Alwaght- 74-year old Nazarbayev was elected president of Kazakhstan for the fifth time. Meanwhile, he is facing great challenges. There has been increasing speculation over his succession.
Kazakh officials say turnout in presidential and Parliament elections of Kazakhstan on 26 April topped 95 percent. Accordingly, Nursultan Nazarbayev won more than 97 percent of the vote and for the fifth consecutive time he will be sworn in as the President of Kazakhstan. He spent nearly a third of his life ruling Kazakhstan, a country with a population of 16 million, and the ninth largest country in the world.
Nazarbayev bearing the title of "leader of the Nation", on the eve of election said 93 percent of its people are satisfied with the current situation of the country. There is no political figure in Kazakhstan to succeed Nursultan Nazarbayev, "president for life". Even 68 years old Turgun Syzdykov, secretary of the Central Committee of the Communist Party, and 63-year-old Abel Ghazi Kusainov, head of national federation of trade unions, two rivals to Nazarbayev in the presidential election were considered pro-government.
According to the country's constitution, an individual can stand as a candidate in the presidential elections only for two consecutive terms, but Nazarbayev is the first president excluded from this requirement.
Why was the presidential election called ahead of schedule?
It is the fourth time that Kazakhstan called the presidential election ahead of schedule. Early elections have turned to a "political tradition" in this country. It seems that fearing possible public protests, Nazarbayev was forced to hold early election. Although there are different motivations for holding early elections, the decline in energy prices and persistent economic issues and crisis in Ukraine are mentioned as the main reasons for early election in Kazakhstan.
Experts say social services in Kazakhstan has declined, macroeconomic projects have stopped and salaries have also been delayed. It is feared that the country will face crisis and public protests in 2015.
Anatolia Bashmakov, head of the "Assembly of People of Kazakhstan" says that 2016 is the peak of the global economic crisis and early elections would be quite reasonable. As result of the elimination of tariffs between Kazakhstan and Russia in early 2015, there has been an influx of Russian goods to Kazakhstan market. Many companies working in food and construction industry in Kazakhstan, were closed and there was a public outcry in the country. Within two months, more than 50 thousand cars were imported into the country. Car prices fell about 25 percent. Mr. Nazarbayev has held election to once again demonstrate public support and pursue his goals more strongly.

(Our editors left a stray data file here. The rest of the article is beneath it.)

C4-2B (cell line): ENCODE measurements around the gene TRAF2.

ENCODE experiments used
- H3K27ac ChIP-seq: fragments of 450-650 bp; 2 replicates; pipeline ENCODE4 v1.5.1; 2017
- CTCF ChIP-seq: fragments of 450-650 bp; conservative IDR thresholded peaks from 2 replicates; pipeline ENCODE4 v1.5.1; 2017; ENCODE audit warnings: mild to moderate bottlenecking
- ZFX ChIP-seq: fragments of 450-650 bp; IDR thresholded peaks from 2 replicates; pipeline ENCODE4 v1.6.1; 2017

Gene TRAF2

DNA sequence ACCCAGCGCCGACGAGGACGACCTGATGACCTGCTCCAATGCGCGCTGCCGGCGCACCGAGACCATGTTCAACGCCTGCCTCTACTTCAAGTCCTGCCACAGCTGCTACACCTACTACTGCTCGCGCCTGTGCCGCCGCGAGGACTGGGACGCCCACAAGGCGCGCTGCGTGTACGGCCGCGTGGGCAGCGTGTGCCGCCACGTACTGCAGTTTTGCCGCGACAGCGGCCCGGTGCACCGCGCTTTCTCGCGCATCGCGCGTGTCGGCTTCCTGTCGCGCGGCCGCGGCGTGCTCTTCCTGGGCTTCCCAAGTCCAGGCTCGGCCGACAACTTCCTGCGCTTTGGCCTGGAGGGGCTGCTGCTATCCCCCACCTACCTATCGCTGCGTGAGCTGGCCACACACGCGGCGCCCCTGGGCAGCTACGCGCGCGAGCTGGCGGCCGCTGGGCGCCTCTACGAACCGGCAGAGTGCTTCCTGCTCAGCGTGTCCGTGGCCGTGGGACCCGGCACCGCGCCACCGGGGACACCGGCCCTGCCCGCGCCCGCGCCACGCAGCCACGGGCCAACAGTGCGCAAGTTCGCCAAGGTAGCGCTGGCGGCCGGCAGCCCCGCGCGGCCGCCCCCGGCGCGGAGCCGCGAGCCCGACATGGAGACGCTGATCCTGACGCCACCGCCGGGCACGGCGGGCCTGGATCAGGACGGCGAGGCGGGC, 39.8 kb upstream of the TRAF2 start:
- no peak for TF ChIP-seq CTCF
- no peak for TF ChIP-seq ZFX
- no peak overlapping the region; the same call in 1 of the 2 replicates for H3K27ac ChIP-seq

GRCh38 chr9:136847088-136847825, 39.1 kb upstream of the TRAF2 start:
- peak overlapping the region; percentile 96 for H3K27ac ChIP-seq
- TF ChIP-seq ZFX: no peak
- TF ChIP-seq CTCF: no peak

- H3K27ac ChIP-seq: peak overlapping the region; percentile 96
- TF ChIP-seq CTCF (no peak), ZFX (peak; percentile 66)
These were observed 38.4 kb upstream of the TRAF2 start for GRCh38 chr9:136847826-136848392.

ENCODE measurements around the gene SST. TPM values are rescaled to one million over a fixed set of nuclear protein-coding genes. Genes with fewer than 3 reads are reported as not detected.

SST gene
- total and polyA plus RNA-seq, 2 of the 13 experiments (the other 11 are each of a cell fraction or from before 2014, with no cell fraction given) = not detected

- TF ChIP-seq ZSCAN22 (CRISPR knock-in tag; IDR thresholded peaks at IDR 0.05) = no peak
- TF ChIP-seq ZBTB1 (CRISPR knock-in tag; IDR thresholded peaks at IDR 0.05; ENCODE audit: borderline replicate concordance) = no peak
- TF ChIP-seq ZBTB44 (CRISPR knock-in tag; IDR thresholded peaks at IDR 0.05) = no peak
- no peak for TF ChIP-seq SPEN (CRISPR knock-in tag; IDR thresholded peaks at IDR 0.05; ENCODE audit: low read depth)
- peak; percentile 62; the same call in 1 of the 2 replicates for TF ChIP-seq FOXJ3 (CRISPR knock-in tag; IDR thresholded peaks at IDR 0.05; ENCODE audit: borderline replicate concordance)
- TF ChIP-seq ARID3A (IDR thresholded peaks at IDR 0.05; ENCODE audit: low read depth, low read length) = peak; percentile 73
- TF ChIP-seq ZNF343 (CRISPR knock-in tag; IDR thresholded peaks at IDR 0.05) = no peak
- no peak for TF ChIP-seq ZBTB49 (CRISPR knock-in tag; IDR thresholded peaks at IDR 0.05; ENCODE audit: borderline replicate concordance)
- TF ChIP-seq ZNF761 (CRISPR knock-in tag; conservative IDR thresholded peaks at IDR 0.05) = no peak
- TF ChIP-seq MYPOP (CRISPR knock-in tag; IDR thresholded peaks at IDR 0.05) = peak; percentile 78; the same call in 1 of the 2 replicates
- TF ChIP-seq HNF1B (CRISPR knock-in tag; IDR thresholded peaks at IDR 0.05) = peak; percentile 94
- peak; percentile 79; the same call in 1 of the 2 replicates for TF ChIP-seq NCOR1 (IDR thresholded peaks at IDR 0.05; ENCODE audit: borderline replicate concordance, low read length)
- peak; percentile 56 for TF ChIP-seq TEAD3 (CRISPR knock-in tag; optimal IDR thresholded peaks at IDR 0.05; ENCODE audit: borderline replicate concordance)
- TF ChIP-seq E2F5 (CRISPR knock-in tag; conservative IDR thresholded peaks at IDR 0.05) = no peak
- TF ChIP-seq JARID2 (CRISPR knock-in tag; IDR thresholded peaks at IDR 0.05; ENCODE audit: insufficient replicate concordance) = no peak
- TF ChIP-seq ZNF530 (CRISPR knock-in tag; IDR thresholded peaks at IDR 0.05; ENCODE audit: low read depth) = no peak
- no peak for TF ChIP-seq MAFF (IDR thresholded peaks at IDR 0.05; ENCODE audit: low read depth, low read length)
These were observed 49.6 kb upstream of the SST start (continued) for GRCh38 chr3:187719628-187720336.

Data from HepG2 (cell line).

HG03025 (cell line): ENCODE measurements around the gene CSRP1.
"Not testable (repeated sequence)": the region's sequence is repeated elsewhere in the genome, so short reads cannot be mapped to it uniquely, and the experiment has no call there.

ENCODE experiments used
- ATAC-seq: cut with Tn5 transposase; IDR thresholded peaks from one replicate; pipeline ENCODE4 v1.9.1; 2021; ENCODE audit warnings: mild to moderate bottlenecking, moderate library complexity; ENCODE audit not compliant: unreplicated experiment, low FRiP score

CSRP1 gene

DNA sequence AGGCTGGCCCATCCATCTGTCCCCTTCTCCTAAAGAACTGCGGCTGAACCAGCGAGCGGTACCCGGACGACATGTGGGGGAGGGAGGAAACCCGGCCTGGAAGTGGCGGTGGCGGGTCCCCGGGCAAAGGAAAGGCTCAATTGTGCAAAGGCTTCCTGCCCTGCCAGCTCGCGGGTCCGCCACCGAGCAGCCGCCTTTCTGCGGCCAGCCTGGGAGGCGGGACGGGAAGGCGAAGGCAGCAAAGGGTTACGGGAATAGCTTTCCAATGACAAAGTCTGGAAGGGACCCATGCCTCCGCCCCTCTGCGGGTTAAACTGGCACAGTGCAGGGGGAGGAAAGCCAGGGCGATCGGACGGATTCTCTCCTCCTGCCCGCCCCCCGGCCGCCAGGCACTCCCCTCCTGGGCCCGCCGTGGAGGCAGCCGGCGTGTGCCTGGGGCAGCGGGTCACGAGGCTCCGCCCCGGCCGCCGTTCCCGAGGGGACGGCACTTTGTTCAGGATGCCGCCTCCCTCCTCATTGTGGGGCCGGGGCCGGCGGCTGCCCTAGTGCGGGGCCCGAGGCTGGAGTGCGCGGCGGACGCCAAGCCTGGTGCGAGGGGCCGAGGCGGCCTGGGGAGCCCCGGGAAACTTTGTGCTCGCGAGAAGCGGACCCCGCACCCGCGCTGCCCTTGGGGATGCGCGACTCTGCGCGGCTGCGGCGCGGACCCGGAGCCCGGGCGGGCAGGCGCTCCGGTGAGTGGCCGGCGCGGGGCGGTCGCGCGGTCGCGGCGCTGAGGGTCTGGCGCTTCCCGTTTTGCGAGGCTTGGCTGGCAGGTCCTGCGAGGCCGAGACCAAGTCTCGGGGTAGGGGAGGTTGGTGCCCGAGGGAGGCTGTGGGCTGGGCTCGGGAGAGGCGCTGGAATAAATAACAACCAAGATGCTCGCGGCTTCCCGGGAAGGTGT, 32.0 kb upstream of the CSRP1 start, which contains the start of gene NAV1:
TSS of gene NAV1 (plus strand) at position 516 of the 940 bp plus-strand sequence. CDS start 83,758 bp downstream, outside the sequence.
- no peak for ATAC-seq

In addition, the Organization for Security and Cooperation in Europe (OSCE) expressed its concern about Nazarbayev’s abusing his post during the election. Meanwhile, OSCE criticized that Nazarbayev's posters and billboards were "visible throughout the country" while his rivals distributed "almost no campaign materials." At the same time, more than 1,026 foreign observers monitored the elections.
Kazakhstan, a victim of Soviet nuclear tests
One of the great challenges facing the President of Kazakhstan is to eliminate the negative effects of nuclear tests conducted in their country by Soviet Union. In Semiplantinsk nuclear base in Kazakhstan, about 460 nuclear explosions were tested between 1949 and 1989. Due to radiation, cancer rates and premature delivery in this area is high compared to other regions of the country and the negative consequences of these tests persist. These conditions have had thousands of victims.
Russians in four provinces of Kazakhstan
Ukraine crisis made Kazakhstan more anxious than any other country. Kazakhstan, second to Russian Federation is the only country that has the largest number of Russian speakers. About a quarter of Kazakhstan's population are Russians.
For years, Nazarbayev have been concerned about the Russian-speaking provinces of the country trying to join Russia. Given the persistence of Ukraine crisis, in the fifth term of his presidency, Nazarbayev would be more anxious about this issue, and to further preserve the integrity and sovereignty of Kazakhstan would be one of the largest challenges he might go through.
Uwe Halbach, expert on the Caucasus and Central Asia at the Foundation for Science and Politics, said in Berlin that Nazarbayev transferred the capital from Almaty to Astana in 1998 to prevent the incorporation of four provinces to Russia. To establish complete control over the country, he proposed changing the name of the country to "Kazakh Eily" (land of the Kazakhs).
Who is the successor to Nazarbayev?
Despite being 74-year-old, Nazarbayev says "as long as I am healthy enough to remain in power, I will do it." However, experts believe that the debate over his successor will be intensified in the new term of his presidency. Accordingly, one of the greatest challenges facing Nazarbayev is to appoint his successor. Nazarbayev has no son; however, his eldest daughter Dariga Nazarbayeva, among his three daughters is more likely to succeed his father. Eldest daughter of Kazakhstan's president is considered the richest woman in the country. He owns a news agency and some other television channels. She is also well active in the politics of Kazakhstan.